Ultimately, being able to digitalize can help a business reach a larger pool of potential customers. As the world made the shift to online during the pandemic, many customers who may never have used online services or sites before became digital first champions and have now joined the growing number of internet users looking for businesses to suit their needs. Excellent broadband can enable businesses to center their businesses online, and reach these online customers successfully through ecommerce, advertising and marketing efforts. This could be make or break for the small businesses who are recovering post-pandemic and need to increase revenue and win more loyal customers.

Does my current technology stack support employee needs and customer expectations? If not, where do I need to invest?

Reliable technology and broadband plays a key role in employee productivity and customer experience. On a basic level, having slow broadband and outdated technology can cause frustration as it makes it more difficult to deliver on important tasks. At its worst, unreliable technology and broadband can cause business disruption including the inability to transact and engage with employees and customers. As companies employ more staff and upgrade their technology, the broadband will have to cope with more devices, which has the potential to slow down the pace of business if investments aren’t made to maintain the right level of bandwidth.

Customers also increasingly expect access to a fast and reliable internet connection when they visit a business, especially as hybrid working becomes more popular and individuals can set up office anywhere. Companies who aren’t able to provide adequate connectivity will automatically be missing out on potential customers who require constant internet access.

Areas to invest in alongside reliable broadband include business-grade 4G backup to ensure the business can seamlessly stay up and running under any unforeseen broadband disruption, and digital phone lines which allow business owners to control calls without being tethered to their bricks-and-mortar location.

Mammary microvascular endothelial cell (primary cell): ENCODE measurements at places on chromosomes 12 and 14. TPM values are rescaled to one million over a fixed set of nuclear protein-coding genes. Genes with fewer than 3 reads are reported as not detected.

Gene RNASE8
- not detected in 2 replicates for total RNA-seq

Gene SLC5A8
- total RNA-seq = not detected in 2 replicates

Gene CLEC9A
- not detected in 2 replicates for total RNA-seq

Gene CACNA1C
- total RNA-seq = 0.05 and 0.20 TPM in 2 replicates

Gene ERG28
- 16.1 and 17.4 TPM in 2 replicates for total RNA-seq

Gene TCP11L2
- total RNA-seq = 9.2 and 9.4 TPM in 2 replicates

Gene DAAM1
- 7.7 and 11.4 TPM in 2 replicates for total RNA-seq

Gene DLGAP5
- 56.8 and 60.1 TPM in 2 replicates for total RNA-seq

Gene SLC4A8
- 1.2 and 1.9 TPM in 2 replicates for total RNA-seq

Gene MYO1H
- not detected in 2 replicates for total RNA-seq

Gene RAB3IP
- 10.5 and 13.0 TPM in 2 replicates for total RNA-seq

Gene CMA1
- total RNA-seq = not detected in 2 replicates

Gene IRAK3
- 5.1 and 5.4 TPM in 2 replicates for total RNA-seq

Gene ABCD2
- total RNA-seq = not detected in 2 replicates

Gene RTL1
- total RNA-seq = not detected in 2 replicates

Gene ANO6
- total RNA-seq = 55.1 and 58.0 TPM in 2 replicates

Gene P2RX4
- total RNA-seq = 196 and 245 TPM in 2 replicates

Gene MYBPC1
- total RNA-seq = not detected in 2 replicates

How much of my annual budget is dedicated to evolving the technology in my business and should this increase to reflect changes in digital advancement?

Time is money. And for every moment that unreliable technology or poor broadband connection delays an essential task for an employee or puts off a customer, a business will lose revenue. As a result, it should be a business priority to assign enough budget to invest in upgraded technology and have access to truly reliable broadband that can support digital changes. Especially as small businesses recover from the pandemic, and are looking to make up for a dip in revenue during lockdowns, technology that can evolve with the business and open the door to innovation should be considered an integral part of any business growth plan, and budgets will need to change to reflect this.

As we move into a post-pandemic world, where the status quo for small businesses has permanently changed, it has never been more important for businesses to be able to keep up with the rapid changes and stand out against competitors. Sky Connect found that 75% of UK small businesses are currently feeling optimistic about the future: at a time when it’s looking up for SMEs, no business should be held back from its appetite for innovation by technology that is unable to support its ambitions for a strong recovery.

Alexandra Sewell is Director of Product & Portfolio Management at Sky Connect.